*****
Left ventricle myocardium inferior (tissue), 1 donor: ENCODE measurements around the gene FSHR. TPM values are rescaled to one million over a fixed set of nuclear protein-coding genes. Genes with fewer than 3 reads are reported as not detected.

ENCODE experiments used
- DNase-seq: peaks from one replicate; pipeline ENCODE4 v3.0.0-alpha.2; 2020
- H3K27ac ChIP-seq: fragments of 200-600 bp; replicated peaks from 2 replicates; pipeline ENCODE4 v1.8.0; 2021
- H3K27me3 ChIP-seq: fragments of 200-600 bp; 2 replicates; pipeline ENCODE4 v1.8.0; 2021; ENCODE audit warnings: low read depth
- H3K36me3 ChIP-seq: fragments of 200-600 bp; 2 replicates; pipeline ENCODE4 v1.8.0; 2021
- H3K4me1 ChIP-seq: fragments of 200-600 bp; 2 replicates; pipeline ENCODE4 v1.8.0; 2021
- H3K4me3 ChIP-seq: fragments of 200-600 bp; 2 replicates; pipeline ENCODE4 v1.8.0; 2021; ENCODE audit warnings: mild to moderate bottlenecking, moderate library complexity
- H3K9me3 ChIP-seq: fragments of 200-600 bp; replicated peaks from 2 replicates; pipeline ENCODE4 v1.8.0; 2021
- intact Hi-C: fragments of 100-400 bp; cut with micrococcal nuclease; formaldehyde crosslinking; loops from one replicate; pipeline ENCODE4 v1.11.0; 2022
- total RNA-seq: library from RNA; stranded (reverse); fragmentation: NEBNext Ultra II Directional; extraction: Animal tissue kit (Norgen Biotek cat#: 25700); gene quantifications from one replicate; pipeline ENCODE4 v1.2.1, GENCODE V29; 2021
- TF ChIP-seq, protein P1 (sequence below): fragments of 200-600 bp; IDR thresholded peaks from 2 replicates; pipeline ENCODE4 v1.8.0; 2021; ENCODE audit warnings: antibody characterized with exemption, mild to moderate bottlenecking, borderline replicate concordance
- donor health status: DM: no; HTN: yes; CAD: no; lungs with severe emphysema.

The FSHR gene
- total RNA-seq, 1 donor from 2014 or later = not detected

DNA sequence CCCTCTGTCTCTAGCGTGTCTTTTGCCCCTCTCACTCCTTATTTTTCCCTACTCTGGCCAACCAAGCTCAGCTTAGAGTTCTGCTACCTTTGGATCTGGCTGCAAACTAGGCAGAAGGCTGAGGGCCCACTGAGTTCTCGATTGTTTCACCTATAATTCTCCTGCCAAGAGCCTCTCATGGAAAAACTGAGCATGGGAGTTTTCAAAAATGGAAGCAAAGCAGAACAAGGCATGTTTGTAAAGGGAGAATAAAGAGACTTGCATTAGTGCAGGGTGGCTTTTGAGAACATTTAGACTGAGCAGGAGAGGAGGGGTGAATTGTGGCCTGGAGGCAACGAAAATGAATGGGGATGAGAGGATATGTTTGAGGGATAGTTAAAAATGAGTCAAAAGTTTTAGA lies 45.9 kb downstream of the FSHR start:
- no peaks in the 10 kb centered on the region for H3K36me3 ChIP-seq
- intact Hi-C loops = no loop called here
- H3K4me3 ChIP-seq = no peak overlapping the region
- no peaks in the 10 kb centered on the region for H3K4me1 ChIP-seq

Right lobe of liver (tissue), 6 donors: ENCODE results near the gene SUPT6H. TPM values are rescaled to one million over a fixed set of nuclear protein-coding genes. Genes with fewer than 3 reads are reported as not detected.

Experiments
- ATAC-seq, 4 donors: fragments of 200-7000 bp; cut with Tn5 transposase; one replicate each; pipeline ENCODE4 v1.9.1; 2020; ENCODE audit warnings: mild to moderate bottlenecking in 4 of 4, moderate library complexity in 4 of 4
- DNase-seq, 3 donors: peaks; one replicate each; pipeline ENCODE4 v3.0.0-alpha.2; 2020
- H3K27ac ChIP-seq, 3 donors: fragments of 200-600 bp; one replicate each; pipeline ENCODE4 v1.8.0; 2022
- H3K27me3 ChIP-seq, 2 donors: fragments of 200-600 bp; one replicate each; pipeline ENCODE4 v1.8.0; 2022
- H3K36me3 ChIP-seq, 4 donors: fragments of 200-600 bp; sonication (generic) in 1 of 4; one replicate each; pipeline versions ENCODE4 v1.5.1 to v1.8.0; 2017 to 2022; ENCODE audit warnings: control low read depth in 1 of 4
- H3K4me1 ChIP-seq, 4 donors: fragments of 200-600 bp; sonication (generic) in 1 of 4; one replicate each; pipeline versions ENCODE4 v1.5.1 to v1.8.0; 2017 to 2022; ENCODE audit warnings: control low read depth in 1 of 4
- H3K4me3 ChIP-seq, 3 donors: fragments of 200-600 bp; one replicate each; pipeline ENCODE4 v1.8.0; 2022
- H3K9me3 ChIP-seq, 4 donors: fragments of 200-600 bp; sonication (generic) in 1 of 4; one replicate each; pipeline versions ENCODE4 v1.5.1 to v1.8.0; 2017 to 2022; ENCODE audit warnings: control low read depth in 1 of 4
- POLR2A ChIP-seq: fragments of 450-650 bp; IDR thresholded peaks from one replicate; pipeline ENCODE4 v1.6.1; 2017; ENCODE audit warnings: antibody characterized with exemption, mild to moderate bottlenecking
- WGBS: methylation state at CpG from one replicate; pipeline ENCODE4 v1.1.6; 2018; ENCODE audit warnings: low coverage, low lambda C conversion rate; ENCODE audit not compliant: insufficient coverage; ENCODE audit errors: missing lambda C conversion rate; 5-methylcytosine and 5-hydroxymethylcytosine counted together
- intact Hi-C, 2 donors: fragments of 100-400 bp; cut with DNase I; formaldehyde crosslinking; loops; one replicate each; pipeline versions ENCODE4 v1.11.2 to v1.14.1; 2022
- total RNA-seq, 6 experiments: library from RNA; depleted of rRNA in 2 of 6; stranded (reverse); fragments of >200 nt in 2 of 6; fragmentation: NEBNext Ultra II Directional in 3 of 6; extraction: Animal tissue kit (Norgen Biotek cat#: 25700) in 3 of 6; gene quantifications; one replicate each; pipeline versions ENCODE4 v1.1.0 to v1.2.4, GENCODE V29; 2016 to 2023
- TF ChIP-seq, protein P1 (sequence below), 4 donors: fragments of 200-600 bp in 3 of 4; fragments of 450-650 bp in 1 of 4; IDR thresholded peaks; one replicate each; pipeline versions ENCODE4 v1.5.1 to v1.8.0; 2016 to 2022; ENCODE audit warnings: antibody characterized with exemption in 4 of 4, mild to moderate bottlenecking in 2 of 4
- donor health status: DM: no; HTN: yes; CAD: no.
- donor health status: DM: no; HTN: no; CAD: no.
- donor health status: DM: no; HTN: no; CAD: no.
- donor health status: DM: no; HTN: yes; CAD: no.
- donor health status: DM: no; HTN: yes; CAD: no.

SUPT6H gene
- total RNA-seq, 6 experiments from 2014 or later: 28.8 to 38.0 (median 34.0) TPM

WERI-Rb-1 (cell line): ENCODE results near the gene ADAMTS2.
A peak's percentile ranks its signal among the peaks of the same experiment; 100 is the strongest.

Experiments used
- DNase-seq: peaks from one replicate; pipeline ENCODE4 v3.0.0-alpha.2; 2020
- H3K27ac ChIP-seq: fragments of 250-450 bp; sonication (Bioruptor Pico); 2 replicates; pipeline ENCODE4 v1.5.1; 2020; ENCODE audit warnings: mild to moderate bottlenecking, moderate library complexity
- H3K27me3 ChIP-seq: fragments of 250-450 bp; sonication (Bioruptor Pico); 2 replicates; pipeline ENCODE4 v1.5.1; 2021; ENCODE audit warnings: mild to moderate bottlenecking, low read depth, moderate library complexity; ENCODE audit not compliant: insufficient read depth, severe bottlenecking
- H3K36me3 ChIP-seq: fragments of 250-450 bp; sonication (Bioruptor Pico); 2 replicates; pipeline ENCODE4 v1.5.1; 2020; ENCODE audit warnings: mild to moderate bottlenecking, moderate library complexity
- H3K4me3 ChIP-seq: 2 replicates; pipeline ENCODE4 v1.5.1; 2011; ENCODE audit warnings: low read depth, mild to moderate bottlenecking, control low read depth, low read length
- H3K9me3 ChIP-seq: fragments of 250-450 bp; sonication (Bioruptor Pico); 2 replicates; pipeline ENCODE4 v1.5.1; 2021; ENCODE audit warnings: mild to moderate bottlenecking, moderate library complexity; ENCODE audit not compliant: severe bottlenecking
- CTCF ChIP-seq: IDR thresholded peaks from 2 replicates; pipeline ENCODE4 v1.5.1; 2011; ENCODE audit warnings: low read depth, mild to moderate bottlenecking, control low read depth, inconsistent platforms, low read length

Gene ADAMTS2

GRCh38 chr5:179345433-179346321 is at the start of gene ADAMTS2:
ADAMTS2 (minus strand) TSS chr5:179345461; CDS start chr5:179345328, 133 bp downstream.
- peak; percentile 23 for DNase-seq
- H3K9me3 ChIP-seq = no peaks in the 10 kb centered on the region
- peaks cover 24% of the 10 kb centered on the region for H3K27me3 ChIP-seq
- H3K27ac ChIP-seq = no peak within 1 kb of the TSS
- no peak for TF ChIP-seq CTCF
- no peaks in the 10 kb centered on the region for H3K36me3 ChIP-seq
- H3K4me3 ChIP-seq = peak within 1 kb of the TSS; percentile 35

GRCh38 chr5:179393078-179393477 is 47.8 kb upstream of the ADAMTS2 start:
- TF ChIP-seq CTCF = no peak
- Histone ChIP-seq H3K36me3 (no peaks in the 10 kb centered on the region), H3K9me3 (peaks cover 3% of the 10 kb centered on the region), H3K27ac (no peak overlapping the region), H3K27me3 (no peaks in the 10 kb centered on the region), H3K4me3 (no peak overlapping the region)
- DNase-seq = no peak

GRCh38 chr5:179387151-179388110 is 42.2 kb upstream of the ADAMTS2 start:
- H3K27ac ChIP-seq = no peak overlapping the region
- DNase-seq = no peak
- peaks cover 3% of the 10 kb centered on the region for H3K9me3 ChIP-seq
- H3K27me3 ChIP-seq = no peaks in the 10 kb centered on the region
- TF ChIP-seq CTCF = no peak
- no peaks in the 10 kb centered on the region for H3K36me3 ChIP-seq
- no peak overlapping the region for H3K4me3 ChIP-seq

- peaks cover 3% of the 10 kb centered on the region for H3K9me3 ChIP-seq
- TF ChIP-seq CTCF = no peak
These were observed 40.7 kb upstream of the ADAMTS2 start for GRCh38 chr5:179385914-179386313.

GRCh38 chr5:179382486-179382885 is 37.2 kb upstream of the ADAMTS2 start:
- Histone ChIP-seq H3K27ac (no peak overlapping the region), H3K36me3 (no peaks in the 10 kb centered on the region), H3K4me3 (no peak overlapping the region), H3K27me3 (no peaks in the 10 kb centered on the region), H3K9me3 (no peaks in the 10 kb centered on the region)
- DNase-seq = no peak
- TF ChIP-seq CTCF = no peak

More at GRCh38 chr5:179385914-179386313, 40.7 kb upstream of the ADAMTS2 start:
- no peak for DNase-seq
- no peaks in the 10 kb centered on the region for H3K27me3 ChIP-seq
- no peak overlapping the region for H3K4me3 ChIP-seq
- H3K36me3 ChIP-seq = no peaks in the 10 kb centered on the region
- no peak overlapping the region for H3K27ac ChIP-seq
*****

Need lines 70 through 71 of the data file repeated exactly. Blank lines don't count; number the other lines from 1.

- peaks cover 3% of the 10 kb centered on the region for H3K9me3 ChIP-seq
- H3K27me3 ChIP-seq = no peaks in the 10 kb centered on the region